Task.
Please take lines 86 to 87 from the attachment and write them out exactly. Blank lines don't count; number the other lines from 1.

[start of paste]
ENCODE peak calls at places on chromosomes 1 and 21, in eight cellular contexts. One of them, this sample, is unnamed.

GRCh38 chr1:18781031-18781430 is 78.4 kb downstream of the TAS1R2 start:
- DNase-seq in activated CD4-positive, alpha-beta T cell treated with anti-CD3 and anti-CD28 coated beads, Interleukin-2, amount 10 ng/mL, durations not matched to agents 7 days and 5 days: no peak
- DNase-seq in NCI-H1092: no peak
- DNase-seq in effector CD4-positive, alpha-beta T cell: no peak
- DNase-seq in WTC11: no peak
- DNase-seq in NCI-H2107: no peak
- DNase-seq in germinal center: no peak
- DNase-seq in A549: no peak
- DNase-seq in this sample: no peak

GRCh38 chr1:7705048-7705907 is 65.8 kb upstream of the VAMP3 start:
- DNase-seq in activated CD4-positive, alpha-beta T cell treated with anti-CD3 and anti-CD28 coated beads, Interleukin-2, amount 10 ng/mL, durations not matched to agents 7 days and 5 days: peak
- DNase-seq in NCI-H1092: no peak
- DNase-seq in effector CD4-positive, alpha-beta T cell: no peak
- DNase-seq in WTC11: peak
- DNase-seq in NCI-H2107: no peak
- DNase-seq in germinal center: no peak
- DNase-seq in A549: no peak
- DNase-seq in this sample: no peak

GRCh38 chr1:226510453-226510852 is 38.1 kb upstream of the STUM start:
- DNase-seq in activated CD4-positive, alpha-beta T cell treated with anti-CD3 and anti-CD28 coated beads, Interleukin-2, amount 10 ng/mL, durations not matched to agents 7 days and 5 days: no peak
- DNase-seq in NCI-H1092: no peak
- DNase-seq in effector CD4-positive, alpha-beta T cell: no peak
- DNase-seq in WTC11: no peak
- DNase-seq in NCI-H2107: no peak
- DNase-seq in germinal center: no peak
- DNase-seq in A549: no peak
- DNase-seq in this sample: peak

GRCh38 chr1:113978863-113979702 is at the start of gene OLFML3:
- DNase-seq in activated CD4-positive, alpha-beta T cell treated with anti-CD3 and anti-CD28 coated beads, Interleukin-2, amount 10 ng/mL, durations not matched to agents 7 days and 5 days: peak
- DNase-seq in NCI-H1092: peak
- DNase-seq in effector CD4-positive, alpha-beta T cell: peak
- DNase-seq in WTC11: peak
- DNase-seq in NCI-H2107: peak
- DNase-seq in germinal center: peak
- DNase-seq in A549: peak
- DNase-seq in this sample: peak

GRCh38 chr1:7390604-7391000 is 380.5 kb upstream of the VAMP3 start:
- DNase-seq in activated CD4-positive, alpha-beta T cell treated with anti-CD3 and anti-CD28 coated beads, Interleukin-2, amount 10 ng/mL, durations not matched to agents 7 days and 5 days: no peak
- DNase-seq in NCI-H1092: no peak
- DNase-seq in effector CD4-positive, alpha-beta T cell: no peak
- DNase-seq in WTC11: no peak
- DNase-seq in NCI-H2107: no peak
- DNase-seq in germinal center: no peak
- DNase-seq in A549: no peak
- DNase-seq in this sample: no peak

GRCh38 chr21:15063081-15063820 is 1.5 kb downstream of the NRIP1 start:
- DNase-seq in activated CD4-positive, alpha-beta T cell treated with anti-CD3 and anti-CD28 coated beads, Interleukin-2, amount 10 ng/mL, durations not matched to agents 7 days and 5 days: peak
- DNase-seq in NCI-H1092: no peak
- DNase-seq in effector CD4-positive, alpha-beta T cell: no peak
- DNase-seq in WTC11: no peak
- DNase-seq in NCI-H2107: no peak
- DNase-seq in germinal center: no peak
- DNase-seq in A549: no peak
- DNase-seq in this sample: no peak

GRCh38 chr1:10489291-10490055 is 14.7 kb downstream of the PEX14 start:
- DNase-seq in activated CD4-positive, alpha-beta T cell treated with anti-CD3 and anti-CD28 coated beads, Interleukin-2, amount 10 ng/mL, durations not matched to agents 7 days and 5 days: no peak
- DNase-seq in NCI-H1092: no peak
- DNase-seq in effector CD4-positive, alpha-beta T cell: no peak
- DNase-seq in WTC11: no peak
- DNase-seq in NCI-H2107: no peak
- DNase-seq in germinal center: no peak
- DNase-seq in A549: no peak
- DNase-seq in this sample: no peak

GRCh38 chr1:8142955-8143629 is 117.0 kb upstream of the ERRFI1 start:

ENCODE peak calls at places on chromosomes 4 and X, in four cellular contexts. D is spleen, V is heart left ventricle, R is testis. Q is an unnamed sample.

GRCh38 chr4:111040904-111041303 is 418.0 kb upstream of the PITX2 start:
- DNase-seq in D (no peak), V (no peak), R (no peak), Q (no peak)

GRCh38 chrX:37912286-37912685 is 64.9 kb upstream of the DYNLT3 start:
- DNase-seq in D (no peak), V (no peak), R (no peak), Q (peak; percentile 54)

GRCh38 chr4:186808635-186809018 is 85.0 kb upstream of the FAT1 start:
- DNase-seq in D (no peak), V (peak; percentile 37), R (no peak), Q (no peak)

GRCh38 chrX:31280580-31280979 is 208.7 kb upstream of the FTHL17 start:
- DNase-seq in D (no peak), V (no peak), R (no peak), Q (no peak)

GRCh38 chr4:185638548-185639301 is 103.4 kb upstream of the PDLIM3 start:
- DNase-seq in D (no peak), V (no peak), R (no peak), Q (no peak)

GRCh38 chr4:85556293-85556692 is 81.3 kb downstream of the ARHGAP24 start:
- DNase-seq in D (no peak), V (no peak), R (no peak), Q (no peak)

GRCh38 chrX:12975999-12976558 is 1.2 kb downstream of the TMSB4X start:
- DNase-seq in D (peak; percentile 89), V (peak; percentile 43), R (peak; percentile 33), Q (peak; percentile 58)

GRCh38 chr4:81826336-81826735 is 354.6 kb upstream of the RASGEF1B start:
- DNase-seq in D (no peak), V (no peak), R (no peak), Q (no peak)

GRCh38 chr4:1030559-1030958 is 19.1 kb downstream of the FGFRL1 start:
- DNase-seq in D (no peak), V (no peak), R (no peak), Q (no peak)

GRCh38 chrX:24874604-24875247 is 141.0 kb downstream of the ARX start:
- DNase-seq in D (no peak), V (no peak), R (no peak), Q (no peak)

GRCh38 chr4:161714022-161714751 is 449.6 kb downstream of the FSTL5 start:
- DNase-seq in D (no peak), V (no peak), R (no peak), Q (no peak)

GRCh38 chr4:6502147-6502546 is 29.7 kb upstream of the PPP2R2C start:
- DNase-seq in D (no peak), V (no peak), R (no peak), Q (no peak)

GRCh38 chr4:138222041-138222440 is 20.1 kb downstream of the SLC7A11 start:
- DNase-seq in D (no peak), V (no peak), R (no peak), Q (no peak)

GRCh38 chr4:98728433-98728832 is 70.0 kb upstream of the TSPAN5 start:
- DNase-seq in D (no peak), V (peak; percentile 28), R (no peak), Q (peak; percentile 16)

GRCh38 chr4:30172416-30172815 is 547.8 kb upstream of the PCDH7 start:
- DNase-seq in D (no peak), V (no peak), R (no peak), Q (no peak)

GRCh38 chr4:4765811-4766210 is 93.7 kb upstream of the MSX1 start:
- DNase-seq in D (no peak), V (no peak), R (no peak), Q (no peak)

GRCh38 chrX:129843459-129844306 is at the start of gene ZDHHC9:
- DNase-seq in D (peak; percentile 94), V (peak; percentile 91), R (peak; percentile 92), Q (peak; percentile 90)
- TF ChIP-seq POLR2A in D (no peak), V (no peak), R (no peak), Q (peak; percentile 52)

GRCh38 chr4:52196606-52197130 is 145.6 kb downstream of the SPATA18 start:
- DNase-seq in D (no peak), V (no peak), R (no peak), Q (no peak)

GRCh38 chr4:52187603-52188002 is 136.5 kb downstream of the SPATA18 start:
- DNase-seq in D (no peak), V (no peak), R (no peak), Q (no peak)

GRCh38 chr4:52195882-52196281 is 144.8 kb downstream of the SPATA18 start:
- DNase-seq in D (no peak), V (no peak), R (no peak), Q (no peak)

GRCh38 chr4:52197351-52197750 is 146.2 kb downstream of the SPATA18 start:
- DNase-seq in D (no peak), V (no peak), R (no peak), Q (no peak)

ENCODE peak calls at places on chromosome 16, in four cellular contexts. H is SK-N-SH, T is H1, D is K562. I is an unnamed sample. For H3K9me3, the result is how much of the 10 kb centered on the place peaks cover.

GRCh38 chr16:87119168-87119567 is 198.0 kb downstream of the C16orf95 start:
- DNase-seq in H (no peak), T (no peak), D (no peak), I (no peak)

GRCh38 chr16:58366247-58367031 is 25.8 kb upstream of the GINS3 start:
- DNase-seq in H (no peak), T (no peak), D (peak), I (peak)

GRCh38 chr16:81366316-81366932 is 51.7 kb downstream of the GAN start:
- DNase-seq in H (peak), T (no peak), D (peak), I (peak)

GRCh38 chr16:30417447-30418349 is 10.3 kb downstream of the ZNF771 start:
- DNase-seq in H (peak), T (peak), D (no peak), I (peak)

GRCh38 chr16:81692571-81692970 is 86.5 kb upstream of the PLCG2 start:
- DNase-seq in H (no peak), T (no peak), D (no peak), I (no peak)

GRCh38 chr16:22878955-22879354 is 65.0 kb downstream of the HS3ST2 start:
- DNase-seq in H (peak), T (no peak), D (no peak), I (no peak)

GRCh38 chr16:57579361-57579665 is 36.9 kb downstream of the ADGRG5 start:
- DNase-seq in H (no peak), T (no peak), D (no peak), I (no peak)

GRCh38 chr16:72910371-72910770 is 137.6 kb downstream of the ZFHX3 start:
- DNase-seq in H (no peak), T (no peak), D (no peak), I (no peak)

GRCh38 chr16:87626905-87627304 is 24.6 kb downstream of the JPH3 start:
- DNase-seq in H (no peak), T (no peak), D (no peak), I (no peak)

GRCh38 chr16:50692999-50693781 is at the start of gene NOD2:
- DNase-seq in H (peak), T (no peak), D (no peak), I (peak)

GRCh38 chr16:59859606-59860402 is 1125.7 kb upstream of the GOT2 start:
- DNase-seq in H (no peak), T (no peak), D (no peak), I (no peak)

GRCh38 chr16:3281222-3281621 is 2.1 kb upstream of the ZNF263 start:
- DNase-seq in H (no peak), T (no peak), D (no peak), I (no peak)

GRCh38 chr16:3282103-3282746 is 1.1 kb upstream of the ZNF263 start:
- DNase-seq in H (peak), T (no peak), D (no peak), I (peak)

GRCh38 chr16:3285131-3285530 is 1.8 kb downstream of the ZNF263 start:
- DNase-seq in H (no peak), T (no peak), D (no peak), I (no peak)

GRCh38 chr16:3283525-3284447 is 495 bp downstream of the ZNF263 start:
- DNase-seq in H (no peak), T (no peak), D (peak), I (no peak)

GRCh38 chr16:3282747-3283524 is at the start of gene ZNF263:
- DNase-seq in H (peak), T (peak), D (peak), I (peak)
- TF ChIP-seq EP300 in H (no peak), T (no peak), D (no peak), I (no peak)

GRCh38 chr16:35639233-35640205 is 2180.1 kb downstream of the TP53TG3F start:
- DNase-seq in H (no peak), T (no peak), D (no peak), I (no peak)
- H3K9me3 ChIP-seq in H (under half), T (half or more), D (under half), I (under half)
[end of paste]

- DNase-seq in D (no peak), V (no peak), R (no peak), Q (no peak)

GRCh38 chr4:161714022-161714751 is 449.6 kb downstream of the FSTL5 start: